But that's because I read about the Anabaptists and the Siege of Muenster.
See, in the early 1500s, the Protestants were fired-up and eager to throw off the shackles of the Catholic church. Some of them crossed the line from "eager" to "wacko."
One of these groups was the Anabaptists, who believed that baptism was only valid if it happened to adults, because a squawling infant has no ability to consent to the grace of God. That's familiar territory for anyone from the American South. But the ANAbaptists also believed that Jesus Christ was going to come down from heaven any year, anymonth, any day soon, and smite all the unbelievers. Like the Catholics. And the other Protestants. And anyone who disagreed with them. They were very much an "apocalypse now please" group.
And in the city of Muenster, they slowly overtook all positions of power, and expelled all the non-Anabaptists, based on the charismatic leadership of a visionary prophet.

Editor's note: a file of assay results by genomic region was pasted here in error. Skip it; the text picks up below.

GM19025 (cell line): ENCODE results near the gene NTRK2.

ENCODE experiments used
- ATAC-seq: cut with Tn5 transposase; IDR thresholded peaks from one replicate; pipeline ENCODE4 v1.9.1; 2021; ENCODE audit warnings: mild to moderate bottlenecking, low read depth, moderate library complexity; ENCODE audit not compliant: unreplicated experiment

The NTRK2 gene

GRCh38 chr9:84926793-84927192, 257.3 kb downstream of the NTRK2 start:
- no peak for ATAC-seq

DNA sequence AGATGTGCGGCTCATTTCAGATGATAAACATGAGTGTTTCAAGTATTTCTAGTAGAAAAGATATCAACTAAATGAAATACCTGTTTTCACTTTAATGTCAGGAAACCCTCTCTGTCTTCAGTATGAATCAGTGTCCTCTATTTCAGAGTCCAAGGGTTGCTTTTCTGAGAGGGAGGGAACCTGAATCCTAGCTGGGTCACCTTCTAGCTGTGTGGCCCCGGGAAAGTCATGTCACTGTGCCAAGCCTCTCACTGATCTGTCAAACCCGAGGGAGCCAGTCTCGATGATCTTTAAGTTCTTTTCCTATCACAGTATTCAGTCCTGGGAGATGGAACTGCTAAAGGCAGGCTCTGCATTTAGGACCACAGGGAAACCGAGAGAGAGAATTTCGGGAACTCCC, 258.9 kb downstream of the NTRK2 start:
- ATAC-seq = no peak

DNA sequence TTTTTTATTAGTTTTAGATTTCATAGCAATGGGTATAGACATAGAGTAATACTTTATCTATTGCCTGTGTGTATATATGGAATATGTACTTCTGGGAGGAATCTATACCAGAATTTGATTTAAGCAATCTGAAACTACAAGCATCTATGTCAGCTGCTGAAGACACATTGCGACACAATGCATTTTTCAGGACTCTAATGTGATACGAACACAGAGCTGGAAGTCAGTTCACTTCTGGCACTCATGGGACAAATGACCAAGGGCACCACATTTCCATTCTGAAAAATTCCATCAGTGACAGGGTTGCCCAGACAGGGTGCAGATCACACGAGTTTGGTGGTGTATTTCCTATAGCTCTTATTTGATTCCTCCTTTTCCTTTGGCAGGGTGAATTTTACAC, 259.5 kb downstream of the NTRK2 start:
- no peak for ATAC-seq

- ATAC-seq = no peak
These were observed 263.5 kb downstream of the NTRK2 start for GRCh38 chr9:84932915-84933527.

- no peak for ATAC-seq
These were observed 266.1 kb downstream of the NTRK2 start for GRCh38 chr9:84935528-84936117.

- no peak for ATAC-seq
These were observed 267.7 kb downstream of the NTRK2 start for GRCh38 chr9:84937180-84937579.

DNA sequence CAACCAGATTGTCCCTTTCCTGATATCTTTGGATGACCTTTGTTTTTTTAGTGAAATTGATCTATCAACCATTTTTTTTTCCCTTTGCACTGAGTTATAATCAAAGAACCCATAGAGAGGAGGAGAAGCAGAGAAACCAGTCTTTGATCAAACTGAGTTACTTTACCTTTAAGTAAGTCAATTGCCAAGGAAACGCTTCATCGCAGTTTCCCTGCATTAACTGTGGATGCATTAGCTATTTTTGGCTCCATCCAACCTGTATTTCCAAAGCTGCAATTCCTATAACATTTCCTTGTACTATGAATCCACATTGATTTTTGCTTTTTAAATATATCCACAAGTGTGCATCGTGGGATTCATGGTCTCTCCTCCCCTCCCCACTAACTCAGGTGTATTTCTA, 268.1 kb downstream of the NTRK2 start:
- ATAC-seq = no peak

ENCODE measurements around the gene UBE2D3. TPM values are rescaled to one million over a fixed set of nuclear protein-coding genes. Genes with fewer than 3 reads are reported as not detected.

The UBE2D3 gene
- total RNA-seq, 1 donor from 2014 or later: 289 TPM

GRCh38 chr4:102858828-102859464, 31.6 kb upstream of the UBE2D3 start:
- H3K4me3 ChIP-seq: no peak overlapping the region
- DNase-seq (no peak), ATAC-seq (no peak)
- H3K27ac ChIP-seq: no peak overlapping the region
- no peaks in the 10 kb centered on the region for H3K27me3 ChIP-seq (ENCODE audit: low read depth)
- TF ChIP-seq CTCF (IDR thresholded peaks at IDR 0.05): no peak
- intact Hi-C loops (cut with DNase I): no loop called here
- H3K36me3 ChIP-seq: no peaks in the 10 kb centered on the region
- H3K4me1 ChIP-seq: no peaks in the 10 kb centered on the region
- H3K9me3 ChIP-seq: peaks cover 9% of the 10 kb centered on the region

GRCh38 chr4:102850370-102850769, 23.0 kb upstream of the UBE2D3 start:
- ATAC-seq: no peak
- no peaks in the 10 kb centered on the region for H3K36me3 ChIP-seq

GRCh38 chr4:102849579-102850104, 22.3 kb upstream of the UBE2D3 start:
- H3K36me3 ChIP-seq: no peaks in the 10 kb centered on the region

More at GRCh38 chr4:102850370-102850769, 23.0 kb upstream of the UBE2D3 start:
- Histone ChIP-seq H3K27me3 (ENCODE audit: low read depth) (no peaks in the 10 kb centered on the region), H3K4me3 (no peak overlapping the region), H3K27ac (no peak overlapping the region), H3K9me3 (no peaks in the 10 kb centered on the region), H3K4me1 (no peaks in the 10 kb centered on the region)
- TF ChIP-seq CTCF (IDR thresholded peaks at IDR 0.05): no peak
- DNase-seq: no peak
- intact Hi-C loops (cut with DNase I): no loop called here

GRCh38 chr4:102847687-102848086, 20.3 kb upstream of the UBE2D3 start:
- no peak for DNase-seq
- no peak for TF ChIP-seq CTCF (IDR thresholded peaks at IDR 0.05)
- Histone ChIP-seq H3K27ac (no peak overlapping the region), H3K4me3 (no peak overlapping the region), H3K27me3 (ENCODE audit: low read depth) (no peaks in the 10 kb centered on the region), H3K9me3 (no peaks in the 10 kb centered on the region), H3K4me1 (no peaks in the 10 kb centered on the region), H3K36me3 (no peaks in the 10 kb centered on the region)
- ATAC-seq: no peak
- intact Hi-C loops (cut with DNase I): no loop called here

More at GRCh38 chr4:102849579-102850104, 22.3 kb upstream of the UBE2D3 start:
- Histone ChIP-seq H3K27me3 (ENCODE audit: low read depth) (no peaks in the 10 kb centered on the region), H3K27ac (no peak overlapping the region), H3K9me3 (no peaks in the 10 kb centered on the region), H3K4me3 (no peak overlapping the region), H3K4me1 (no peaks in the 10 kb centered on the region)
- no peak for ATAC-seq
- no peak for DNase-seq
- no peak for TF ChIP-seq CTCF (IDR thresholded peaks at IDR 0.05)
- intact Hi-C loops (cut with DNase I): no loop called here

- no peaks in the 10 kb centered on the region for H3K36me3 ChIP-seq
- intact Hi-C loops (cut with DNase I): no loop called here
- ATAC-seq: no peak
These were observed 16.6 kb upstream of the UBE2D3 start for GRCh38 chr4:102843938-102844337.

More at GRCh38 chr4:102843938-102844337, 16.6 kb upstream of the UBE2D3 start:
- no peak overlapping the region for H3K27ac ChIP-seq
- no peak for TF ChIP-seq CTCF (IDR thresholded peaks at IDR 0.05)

The city was then besieged by its legal ruler, the Prince Bishop of Muenster, and it went about as well for the people inside as the Waco siege, only with slow starvation instead of fire.
Now, what you had in the Islamic State was very similar ingredients. Messianic charismatic leadership in a time of religious and political turmoil; attempts to win converts from outside and bring them in, ethno-religious conflicts exploding after years of smoldering, a defiant stand against the decadence of the established world order, strict religious rules within the group, and the promise of Heaven's reward. Plus the expectation of righteous armageddon within a decade. (I get the feeling that Christianity and Islam have the same propensity for violent messianic apocalyptic movements. Something about monotheism does that to people.)
The difference between ISIS and the Anabaptists is that the Islamic State actually had weapons and the ability to fight against a siege, whereas the Anabaptists had very little after they repulsed two attacks and began to run out of food.
Then again, from the vantage point of 2018 ISIS had about as much success as the Anabaptists of Muenster. Sometimes I wonder if the whole thing was overblown.